“My mother-in-law bought me a Wusthof Ikon Santoku because she liked how it looked,” said personal chef and food blogger Carol Borchardt. ‘I’ve been in love with this knife ever since. It feels great in my hand because of the shape of the handle.”

For personal chef Suzy Dannette Hegglin-Brown, it was important to find a great knife guy and build a relationship with him. Hers, she said, is old school and knows what she likes.

“I like a well-balanced knife. I do not like a heavy knife,” she explained. “So my knife is a cross between a Global and a Henkel. The brand is an F. Dick. It fits my hand well. Not too heavy so I don’t get tired… Not so light that I feel like it’s cheap. It is an extension of my own hand. I love this knife. I have two of them. One for home and one for work.”

Photo from Suzy Dannette Heglin-Brown

San Diego chef Christian Eggert is a knife fanatic. He has been collecting them since he was a kid and said he has about 40. For Eggert, the quality of the steel is his first priority. “It equates to the knife’s ability to hold and edge and be resharpened.” However, he suggested that less experienced cooks should go with a Kyocera ceramic knife.

“They need to be careful with the brittleness of the ceramic as far as impact and cuts that require blade flexibility, but the warranty and inexpensive repair far outweighs the cost of a real knife,” Eggert said. “If you go for steel, though, I would recommend nothing less than a S30V or VG10 steel. These hold a true edge and can take a fair amount of abuse. When they want to get to a top layer steel R2 is world class along side D2 or other steels that add resilience and sharpen ability.”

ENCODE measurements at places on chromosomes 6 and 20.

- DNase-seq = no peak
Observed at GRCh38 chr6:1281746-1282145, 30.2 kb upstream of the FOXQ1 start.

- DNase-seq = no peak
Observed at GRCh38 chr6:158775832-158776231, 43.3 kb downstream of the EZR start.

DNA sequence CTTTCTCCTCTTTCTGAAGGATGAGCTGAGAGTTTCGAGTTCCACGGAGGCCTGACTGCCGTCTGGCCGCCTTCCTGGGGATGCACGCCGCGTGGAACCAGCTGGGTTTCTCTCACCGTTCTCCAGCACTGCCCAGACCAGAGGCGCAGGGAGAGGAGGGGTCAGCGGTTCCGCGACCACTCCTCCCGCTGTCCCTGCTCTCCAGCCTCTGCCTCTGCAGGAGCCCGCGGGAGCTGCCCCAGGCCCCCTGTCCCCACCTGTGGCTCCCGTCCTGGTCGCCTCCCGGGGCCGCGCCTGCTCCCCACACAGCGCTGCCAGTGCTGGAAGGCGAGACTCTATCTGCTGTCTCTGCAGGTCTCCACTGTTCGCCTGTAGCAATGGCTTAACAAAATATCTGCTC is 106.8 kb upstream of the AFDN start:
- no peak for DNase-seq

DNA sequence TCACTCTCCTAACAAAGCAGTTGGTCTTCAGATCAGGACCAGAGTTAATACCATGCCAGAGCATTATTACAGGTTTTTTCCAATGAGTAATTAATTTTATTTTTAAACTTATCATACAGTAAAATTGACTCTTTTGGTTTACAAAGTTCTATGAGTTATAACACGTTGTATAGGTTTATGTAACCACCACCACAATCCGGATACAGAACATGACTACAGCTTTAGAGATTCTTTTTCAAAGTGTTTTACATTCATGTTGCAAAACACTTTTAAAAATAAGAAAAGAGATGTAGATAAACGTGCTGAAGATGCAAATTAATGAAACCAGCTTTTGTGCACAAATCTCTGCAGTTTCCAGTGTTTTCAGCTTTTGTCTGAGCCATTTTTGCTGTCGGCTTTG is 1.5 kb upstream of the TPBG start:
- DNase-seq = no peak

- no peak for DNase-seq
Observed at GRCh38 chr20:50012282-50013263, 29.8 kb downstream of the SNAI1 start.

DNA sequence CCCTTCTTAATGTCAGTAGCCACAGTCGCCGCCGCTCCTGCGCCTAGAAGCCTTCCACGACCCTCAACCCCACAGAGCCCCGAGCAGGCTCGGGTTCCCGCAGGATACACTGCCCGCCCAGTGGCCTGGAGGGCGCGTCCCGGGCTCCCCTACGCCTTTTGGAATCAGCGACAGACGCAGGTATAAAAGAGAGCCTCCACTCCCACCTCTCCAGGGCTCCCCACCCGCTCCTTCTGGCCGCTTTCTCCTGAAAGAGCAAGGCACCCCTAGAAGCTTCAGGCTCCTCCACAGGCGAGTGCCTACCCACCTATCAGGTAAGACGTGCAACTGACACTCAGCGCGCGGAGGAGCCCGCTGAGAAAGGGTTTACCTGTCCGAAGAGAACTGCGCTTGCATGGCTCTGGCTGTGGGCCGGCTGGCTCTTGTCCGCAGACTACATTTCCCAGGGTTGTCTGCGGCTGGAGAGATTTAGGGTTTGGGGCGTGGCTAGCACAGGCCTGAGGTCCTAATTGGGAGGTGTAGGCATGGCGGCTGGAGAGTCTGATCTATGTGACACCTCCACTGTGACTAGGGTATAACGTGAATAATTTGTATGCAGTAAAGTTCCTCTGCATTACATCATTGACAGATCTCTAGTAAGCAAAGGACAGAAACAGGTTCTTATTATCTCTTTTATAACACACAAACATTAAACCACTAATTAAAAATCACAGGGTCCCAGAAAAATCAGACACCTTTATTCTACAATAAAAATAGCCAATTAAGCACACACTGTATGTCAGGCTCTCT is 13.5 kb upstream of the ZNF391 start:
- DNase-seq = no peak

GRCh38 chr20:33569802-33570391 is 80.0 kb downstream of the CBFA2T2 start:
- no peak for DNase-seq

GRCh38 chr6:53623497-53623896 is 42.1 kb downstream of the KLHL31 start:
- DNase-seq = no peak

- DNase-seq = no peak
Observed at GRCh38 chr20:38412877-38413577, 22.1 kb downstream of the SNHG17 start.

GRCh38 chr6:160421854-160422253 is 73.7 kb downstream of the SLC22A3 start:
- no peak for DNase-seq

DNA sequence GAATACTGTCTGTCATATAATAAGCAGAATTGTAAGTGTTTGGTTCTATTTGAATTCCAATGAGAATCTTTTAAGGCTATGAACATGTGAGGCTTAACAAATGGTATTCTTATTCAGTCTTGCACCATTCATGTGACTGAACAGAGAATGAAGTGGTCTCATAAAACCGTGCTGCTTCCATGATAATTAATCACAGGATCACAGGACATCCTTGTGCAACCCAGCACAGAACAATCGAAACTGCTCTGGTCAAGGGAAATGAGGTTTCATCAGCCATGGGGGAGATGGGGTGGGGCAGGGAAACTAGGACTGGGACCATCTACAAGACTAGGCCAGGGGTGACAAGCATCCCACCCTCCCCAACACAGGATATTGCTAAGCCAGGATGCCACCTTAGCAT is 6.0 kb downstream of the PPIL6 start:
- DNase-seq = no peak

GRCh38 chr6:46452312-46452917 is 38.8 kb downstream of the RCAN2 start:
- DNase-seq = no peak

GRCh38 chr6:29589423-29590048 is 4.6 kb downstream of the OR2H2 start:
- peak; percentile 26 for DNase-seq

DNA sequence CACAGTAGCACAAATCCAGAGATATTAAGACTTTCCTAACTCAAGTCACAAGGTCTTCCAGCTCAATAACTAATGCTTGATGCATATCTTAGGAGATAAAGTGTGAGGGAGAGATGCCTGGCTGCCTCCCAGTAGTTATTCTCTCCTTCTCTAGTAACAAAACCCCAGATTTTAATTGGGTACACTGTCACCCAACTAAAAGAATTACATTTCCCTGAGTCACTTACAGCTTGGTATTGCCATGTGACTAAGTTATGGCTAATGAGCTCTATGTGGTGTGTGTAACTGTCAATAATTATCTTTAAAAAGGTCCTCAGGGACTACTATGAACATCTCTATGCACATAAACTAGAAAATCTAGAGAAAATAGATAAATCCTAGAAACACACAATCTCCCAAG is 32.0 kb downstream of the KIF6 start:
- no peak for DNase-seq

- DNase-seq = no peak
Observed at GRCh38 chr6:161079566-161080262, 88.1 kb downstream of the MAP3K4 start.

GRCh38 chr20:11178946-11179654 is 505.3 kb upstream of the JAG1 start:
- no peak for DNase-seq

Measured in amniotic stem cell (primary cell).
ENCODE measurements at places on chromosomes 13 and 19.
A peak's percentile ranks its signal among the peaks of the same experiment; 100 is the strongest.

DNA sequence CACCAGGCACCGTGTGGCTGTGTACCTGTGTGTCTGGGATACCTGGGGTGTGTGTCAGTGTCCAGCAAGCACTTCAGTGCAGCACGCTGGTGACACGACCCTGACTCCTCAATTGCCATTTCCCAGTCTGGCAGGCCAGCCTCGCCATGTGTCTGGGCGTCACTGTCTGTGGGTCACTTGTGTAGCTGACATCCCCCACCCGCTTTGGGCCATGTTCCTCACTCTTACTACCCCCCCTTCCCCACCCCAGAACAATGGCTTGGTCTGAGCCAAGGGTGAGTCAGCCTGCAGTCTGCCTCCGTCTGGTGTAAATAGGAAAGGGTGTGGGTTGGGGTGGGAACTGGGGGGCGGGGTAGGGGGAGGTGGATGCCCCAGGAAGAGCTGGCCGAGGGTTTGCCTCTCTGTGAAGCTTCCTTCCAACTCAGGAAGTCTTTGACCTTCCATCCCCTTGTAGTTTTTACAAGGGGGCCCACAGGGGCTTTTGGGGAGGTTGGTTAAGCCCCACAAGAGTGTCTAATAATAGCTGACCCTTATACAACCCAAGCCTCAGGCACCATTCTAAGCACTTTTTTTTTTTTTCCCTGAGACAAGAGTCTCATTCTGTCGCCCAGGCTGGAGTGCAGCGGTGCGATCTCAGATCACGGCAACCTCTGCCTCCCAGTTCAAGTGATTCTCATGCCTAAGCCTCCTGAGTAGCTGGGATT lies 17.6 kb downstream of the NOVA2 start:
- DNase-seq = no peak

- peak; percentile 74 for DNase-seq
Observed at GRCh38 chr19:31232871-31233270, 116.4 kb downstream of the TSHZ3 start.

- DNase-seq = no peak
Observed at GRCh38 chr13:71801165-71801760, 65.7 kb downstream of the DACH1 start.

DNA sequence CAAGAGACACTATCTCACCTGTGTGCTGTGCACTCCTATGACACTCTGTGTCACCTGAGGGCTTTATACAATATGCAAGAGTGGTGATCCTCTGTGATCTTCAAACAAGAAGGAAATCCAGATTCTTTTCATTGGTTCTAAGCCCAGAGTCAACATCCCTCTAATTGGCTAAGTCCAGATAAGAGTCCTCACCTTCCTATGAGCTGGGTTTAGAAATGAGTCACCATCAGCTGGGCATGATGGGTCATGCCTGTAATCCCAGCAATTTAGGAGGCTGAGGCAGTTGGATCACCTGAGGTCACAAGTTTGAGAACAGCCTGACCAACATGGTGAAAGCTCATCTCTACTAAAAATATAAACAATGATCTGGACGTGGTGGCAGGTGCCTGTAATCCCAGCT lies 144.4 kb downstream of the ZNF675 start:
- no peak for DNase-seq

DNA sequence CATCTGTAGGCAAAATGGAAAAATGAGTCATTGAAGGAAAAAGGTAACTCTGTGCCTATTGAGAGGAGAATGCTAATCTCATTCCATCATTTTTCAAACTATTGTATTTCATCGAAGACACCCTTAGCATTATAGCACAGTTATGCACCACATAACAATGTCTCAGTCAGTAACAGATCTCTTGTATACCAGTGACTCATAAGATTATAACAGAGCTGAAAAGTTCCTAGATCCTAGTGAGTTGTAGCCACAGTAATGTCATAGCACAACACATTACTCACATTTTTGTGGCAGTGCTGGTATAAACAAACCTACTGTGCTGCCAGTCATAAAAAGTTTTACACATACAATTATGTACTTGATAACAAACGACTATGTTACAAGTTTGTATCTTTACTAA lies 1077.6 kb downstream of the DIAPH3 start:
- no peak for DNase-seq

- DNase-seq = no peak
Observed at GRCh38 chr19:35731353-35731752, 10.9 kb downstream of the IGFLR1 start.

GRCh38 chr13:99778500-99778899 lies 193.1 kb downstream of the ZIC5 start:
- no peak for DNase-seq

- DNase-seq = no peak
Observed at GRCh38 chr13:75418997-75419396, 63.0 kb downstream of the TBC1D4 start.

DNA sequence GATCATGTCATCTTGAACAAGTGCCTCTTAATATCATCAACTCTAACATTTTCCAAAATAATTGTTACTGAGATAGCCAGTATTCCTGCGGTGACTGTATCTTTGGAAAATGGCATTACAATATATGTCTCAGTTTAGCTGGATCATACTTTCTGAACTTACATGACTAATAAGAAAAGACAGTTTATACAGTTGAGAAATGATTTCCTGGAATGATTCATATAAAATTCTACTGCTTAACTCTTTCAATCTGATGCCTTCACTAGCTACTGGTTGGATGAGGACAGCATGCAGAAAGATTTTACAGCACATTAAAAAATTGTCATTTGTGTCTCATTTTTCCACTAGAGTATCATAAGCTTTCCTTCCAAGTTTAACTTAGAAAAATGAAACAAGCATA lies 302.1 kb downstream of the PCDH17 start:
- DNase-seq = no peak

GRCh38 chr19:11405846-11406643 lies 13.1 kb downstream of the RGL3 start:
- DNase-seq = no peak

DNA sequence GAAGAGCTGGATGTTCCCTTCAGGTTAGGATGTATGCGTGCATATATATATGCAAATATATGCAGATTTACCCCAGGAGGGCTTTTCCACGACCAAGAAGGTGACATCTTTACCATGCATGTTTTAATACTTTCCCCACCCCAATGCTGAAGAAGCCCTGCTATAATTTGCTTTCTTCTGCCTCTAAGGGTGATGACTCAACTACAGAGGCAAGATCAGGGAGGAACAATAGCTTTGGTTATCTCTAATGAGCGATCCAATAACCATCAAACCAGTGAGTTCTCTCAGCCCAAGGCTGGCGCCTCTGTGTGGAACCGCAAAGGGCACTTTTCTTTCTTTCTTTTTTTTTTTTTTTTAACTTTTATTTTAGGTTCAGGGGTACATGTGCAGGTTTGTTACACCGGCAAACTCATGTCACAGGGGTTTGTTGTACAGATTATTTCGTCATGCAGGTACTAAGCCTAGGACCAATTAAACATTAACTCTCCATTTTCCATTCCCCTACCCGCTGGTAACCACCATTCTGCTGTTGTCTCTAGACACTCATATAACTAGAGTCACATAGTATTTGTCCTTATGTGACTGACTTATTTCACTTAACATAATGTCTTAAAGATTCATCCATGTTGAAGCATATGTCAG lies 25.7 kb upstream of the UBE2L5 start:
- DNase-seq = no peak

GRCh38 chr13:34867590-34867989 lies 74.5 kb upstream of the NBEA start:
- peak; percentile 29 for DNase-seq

Christian Eggert’s Mr. Itou knife

Then there’s grip. Linen micarta, Eggert said, is the best. “It gets grippy when wet and wears like iron. Ideally it should just about balance on your pointer finger. I like a little weight in my knife so I use a full tang custom (Mr. Itou). But again, even though they are very light, the Kyoceras are the knife I would recommend to most people for their ease of use, edge holding, and they are very light which reduces fatigue overall.”

Of course, a light knife isn’t for everyone and it can take time to get used to it if you’ve been a longtime user of heavier knives. Personal chef Jim Huff picked up an 8-inch Wusthof classic chef knife at Sur La Table because it felt “right” to him (and he got a nice discount as a student taking a class there). But he’s since picked up a Wusthof Pro Chef’s Knife that is much lighter. “I’m still adjusting to using it at home,” he said. “Up till now I’ve always preferred the heavier knives.”

Almost every quality food magazine invariably has stories dedicated to how to buy a good chef’s knife. Do a Google search and dig in. But you might also want to check out Reviews.com’s recent piece that lays out various features that aren’t subjective. They culled a list of 170 knives to 11 top performers. Then they put the knives through a series of tests–cutting herbs, carrots, butternut squash, and chicken. And they found that, just like the rest of us, the test wasn’t going to work as planned since right out of the factory, they would all perform well. Instead, it would be fairly subjective.